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How cars go from the factory to a showroom floor

A trip to the auto showroom can be an exciting one when you’ve made the decision to buy a new car or truck. And from the other side of the showroom window, that new vehicle may have had a long and interesting excursion – perhaps from the other side of the world – to land in front of you on the dealer’s sales floor.

New vehicles often travel by multiple modes of transport, passing through many hands, to get from where they were built to where you sign the contract and take possession. All this is accomplished while keeping the auto damage-free, and racking up a very small odometer reading, even if it came from tens of thousands of mile away (it’s still a new car, after all)!

Vehicles built in Europe or Asia enjoyed an ocean cruise to reach your neighborhood showroom. Giant, “roll on-roll off” cargo ships sometimes move more than 8,000 vehicles at a time. These purpose-built seagoing leviathans, some with nine or more cargo decks and measuring nearly three football fields in length, are easily spotted by their tall, box-like shape as they move new vehicles from one side of the planet to the other. Some of these giant seafarers work closer to home as well, moving vehicles manufactured in Mexico to U.S. ports as an alternative to rail transportation.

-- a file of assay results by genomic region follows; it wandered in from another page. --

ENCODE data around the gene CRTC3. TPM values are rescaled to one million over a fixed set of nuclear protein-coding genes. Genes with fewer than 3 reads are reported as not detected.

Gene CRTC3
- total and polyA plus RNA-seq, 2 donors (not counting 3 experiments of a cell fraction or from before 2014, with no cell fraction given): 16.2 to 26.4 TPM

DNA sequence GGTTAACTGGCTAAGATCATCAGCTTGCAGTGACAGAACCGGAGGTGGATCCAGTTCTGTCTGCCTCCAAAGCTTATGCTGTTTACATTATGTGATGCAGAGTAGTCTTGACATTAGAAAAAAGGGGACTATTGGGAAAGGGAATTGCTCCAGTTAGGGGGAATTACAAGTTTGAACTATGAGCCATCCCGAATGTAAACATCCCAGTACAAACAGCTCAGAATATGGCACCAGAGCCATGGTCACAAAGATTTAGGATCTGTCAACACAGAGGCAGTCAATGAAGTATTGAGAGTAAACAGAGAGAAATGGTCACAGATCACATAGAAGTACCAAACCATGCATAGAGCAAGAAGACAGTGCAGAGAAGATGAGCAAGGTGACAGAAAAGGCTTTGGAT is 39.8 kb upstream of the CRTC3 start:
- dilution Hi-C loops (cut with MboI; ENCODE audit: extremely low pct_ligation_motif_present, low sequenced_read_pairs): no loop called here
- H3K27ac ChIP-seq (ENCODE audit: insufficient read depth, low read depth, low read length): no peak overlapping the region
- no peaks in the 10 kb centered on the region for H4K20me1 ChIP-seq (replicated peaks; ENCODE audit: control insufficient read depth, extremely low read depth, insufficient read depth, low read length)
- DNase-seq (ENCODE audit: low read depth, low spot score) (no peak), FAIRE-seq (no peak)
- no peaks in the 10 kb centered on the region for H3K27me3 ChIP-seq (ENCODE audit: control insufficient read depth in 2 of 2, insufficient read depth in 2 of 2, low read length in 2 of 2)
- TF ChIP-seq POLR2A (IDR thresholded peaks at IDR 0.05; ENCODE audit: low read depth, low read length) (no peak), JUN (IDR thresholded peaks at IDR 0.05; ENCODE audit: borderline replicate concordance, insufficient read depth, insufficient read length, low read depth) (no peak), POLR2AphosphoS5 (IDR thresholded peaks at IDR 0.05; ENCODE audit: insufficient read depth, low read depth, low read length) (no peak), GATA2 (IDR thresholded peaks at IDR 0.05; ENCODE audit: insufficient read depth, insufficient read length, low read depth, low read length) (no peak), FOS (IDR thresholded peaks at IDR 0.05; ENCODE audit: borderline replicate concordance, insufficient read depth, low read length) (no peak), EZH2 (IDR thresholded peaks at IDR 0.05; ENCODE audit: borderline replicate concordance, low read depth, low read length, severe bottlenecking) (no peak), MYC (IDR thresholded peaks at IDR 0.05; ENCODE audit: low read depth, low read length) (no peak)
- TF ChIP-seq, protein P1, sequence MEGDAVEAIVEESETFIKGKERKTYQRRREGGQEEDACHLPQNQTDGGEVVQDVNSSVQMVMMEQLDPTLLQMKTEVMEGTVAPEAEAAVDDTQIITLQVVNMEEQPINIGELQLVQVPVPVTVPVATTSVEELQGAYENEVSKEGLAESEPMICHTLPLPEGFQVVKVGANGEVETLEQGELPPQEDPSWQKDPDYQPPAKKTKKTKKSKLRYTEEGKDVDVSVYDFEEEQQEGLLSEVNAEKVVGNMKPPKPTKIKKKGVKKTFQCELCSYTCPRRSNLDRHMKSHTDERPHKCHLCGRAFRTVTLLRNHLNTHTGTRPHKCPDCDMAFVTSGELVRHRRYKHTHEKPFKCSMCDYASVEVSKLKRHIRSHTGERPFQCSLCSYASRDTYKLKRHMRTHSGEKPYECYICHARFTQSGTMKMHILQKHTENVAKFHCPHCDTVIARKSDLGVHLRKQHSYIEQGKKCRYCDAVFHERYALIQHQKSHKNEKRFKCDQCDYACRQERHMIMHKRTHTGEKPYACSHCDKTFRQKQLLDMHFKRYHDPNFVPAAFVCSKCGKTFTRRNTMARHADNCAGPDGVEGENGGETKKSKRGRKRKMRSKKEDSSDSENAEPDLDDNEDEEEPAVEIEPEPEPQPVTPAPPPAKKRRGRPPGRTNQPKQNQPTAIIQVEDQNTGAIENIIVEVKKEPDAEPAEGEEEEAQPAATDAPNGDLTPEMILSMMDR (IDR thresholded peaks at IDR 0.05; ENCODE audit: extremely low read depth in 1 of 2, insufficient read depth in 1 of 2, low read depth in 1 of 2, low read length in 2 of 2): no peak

Rail transportation – that’s another huge player in moving your new vehicle to the showroom! Out of every four new cars and light trucks sold in the U.S., approximately three of them took a freight train ride on their way to the new owner. The majority of more than 70 automotive manufacturing plants in North America are served by railroads, and each dedicated freight train moves an average of 750 new vehicles from production facilities to sellers. In 2017 alone, American railroads moved 1.6 million rail car loads of new automobiles and auto parts. Those “auto parts” are a key factor in getting new cars to the showroom, too – because railroads haul many heavy vehicle components, such as frames and engines, to auto factories in large numbers so the new vehicles can be built.

Few of America’s nearly 17,000 franchised auto dealers, however, have a freight rail terminal on their back lot. The final step in getting the new vehicles to market is generally accomplished by semi-trucks, which pick up dealer-specified new cars and trucks at rail yards or even factories and bring them right to the showroom door. Hauling new autos is one of the highest-paid jobs for some of the nation’s 3.5 million truckers, with responsibility not only for a semi-tractor and highly-specialized trailer that together could cost $270,000 or more, but for up to ten new cars. In contrast to a load of lumber or pipe, each load of new automobiles may typically be worth a quarter- to a half-million dollars. Auto hauling drivers often need special training and insurance; just safely loading ten new cars onto the complex, hydraulically-operated trailers requires specialized knowledge.

So when you look at your new vehicle invoice and see the line item for “Destination Charge,” you may not smell the ocean breeze, or feel the heavy diesel thunder of a passing freight train, or hear the back-up alarm of the towering semi-truck that brought your new ride the last few miles – but they may all be there. Enjoy your new car – a lot of people, in many industries, worked hard to get it to you!

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